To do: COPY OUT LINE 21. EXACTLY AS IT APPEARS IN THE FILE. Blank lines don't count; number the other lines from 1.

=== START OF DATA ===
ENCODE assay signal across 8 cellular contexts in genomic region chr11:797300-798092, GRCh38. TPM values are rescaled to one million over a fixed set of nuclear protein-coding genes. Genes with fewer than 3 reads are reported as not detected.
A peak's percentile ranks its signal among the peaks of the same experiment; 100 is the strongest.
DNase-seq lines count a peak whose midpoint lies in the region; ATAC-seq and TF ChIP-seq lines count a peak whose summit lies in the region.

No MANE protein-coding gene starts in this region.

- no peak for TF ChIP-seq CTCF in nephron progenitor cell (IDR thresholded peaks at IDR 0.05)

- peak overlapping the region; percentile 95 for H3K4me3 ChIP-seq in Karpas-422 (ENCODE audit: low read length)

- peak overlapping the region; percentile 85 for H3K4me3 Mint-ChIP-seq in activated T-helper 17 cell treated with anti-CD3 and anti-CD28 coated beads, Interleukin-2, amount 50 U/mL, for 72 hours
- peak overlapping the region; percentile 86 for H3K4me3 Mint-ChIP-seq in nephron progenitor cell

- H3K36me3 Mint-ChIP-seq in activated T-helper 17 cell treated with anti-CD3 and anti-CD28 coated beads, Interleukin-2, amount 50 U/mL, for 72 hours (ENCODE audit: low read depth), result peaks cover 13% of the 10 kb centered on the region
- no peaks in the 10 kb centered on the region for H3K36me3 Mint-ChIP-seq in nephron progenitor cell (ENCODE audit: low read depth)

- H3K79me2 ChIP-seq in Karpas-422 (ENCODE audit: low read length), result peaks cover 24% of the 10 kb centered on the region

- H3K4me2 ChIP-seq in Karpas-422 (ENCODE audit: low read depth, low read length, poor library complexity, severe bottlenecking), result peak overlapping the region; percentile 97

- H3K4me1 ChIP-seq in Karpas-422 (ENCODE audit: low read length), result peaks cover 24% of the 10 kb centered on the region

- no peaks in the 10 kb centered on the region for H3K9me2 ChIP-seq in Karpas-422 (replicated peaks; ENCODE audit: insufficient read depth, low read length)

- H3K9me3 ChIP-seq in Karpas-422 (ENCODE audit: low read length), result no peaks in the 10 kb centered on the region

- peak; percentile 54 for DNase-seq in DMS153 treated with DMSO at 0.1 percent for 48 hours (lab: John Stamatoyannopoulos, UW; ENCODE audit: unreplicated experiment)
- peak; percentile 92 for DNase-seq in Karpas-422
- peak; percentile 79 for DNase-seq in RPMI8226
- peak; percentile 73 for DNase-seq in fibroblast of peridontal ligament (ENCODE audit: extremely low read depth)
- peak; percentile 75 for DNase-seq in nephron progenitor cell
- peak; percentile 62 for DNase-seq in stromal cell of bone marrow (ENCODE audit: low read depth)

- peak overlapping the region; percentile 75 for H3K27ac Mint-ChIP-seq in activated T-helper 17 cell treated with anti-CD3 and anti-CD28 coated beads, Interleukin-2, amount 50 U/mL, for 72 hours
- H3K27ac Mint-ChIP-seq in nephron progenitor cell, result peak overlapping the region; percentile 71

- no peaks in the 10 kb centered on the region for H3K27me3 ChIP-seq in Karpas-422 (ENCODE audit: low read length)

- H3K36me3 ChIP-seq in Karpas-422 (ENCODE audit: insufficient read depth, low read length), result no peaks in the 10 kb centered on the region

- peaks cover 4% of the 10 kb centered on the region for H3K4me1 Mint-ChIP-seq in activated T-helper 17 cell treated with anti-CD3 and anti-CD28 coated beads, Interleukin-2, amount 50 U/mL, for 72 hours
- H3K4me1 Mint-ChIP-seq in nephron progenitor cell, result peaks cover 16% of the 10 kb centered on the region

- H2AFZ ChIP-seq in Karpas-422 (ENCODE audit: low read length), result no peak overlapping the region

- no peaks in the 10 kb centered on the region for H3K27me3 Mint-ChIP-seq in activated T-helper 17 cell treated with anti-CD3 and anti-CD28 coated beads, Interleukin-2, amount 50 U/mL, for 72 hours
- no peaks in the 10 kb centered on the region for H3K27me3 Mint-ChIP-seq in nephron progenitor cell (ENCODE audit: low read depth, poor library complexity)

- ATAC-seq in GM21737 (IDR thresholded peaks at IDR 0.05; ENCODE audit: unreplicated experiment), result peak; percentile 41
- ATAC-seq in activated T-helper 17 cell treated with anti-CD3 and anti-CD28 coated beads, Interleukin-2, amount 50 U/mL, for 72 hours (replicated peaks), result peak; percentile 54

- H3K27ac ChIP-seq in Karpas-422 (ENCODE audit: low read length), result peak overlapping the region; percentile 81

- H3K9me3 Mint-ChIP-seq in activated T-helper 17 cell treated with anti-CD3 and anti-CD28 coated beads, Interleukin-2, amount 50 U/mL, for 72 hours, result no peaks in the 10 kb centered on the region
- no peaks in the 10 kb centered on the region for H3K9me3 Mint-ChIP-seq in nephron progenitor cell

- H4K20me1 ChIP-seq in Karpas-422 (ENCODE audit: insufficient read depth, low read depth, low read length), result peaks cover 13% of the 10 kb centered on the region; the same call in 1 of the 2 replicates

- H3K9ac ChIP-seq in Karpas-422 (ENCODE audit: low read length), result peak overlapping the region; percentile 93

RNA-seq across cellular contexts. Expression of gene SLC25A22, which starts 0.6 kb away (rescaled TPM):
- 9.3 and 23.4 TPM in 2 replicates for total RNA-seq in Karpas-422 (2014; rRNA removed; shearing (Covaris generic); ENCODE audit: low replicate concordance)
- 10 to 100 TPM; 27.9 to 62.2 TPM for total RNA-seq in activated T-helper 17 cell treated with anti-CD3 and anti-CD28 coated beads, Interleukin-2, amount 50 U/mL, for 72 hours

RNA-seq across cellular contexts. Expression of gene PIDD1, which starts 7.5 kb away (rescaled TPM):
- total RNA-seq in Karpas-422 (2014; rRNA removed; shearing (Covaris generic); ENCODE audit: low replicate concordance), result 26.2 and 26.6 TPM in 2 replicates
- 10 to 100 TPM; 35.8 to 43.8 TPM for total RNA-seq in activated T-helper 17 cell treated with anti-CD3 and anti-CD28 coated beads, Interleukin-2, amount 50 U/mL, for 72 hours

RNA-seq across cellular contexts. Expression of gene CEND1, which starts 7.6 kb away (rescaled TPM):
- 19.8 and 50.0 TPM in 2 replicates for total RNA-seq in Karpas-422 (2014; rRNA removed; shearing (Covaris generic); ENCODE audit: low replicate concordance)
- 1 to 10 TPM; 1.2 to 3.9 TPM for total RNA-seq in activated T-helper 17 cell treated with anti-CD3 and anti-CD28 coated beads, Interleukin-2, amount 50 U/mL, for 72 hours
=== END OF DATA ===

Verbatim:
- peak; percentile 62 for DNase-seq in stromal cell of bone marrow (ENCODE audit: low read depth)